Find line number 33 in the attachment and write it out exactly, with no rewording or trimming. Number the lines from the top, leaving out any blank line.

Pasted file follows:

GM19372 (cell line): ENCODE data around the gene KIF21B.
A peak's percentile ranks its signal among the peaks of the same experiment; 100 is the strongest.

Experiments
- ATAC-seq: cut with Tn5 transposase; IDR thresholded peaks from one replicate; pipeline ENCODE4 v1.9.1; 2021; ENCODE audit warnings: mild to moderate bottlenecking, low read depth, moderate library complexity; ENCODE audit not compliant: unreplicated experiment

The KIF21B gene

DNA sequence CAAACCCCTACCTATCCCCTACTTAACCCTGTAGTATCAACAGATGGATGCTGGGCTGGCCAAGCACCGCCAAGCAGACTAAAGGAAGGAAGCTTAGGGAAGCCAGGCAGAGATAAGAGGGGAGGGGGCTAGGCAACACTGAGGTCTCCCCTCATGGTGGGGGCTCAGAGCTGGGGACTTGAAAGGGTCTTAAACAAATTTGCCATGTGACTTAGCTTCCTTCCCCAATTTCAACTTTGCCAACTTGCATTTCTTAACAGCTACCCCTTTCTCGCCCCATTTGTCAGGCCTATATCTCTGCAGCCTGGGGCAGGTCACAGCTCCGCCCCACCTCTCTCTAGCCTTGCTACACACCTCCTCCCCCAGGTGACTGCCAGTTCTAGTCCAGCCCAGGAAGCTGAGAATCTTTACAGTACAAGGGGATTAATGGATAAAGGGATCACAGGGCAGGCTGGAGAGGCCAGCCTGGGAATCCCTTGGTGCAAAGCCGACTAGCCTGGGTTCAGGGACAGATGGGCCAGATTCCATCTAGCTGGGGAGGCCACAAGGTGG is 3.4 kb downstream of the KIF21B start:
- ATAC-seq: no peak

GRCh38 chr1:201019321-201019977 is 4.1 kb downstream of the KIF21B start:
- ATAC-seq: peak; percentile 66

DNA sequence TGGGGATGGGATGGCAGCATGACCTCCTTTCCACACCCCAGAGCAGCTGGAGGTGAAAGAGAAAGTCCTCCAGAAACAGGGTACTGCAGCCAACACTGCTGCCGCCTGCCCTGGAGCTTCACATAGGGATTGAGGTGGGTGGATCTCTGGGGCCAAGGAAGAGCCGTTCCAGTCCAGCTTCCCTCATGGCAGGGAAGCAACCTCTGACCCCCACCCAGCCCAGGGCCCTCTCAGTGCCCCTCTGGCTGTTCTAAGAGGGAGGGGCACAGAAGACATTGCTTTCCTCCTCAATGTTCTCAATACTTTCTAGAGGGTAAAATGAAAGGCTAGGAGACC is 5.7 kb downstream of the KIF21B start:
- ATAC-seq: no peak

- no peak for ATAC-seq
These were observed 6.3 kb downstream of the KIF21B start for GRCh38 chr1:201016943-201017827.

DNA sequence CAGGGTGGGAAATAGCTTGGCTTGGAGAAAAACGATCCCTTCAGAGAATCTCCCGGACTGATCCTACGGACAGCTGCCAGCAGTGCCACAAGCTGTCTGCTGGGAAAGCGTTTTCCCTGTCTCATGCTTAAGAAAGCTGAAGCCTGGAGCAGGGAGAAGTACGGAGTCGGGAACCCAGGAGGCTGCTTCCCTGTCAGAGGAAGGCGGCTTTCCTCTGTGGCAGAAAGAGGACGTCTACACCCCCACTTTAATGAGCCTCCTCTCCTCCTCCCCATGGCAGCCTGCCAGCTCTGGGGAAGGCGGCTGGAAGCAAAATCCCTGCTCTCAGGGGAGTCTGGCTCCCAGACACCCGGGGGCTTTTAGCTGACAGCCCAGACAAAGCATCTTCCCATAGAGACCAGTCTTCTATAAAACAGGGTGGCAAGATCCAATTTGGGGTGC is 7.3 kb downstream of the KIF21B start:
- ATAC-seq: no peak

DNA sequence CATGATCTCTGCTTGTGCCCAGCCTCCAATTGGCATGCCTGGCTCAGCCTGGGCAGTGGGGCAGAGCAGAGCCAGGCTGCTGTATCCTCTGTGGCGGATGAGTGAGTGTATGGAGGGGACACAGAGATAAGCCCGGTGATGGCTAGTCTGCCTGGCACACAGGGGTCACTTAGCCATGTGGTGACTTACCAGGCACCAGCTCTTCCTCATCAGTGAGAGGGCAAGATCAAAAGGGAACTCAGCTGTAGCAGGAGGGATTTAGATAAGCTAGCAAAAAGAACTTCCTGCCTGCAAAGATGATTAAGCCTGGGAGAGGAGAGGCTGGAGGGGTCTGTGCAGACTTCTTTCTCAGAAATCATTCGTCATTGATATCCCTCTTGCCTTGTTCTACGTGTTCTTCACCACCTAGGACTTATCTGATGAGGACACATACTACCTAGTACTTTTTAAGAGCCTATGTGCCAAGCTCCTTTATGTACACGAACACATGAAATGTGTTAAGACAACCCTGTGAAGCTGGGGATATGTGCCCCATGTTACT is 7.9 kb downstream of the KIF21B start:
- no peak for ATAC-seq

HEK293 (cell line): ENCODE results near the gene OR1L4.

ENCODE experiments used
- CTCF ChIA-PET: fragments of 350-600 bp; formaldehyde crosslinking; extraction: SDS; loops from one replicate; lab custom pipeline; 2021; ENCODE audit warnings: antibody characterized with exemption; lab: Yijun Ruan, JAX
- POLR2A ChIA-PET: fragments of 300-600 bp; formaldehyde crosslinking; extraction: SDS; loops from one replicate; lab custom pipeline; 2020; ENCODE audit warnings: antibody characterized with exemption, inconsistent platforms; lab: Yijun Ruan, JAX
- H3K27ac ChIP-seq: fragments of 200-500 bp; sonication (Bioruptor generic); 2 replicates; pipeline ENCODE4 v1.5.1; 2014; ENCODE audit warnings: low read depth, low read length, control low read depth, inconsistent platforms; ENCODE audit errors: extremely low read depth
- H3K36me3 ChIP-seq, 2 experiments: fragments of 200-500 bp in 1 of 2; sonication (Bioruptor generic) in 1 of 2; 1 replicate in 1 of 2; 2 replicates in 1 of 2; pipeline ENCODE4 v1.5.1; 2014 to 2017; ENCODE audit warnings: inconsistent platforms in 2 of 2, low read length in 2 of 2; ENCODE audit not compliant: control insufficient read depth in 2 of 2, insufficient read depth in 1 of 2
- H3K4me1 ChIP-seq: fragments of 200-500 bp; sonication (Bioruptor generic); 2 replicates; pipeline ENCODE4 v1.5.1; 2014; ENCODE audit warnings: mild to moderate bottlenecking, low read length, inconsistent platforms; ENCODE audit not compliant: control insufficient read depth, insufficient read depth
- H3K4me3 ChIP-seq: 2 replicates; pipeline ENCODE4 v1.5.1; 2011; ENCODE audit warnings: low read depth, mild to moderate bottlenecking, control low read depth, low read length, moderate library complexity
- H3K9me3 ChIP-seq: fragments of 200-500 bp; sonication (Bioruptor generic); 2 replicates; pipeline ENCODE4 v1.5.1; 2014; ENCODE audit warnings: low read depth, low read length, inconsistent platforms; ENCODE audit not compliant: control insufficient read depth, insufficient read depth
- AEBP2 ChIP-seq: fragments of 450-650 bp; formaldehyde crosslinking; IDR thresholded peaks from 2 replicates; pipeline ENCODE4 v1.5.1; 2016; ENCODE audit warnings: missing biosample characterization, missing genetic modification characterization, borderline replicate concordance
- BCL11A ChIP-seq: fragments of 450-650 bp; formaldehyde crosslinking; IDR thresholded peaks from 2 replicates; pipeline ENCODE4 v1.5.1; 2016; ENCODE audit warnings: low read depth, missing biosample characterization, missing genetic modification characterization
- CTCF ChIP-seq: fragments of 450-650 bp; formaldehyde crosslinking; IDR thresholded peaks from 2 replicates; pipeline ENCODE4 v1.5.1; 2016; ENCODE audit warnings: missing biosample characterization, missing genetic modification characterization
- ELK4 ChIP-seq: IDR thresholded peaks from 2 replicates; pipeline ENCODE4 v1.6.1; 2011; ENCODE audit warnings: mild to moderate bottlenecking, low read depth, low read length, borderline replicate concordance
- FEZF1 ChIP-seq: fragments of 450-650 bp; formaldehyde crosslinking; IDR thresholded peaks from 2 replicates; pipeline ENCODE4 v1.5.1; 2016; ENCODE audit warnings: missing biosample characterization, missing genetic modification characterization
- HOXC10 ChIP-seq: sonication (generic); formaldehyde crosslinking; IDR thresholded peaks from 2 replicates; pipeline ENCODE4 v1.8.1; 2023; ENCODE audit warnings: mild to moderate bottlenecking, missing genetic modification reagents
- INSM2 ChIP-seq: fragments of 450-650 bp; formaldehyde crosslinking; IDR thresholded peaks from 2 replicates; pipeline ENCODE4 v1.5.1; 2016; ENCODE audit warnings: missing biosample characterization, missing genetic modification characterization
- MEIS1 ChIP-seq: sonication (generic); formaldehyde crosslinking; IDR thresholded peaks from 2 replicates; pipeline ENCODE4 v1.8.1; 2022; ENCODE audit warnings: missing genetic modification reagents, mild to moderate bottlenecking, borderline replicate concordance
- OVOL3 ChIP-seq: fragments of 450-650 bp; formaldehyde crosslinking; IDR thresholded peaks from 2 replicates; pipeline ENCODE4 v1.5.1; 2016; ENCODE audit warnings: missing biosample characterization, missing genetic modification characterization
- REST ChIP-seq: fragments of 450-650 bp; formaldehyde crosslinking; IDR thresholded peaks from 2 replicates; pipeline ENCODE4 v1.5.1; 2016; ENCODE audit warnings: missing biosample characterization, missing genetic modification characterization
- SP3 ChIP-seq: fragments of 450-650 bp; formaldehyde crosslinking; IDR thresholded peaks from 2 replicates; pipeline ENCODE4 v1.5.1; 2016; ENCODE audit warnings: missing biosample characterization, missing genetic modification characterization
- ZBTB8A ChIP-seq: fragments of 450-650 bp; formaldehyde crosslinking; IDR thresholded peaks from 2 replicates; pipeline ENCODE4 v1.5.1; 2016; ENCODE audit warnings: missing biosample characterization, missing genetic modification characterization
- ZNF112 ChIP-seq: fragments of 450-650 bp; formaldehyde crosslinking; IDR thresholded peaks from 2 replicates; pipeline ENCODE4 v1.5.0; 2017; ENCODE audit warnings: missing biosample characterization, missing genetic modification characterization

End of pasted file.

- INSM2 ChIP-seq: fragments of 450-650 bp; formaldehyde crosslinking; IDR thresholded peaks from 2 replicates; pipeline ENCODE4 v1.5.1; 2016; ENCODE audit warnings: missing biosample characterization, missing genetic modification characterization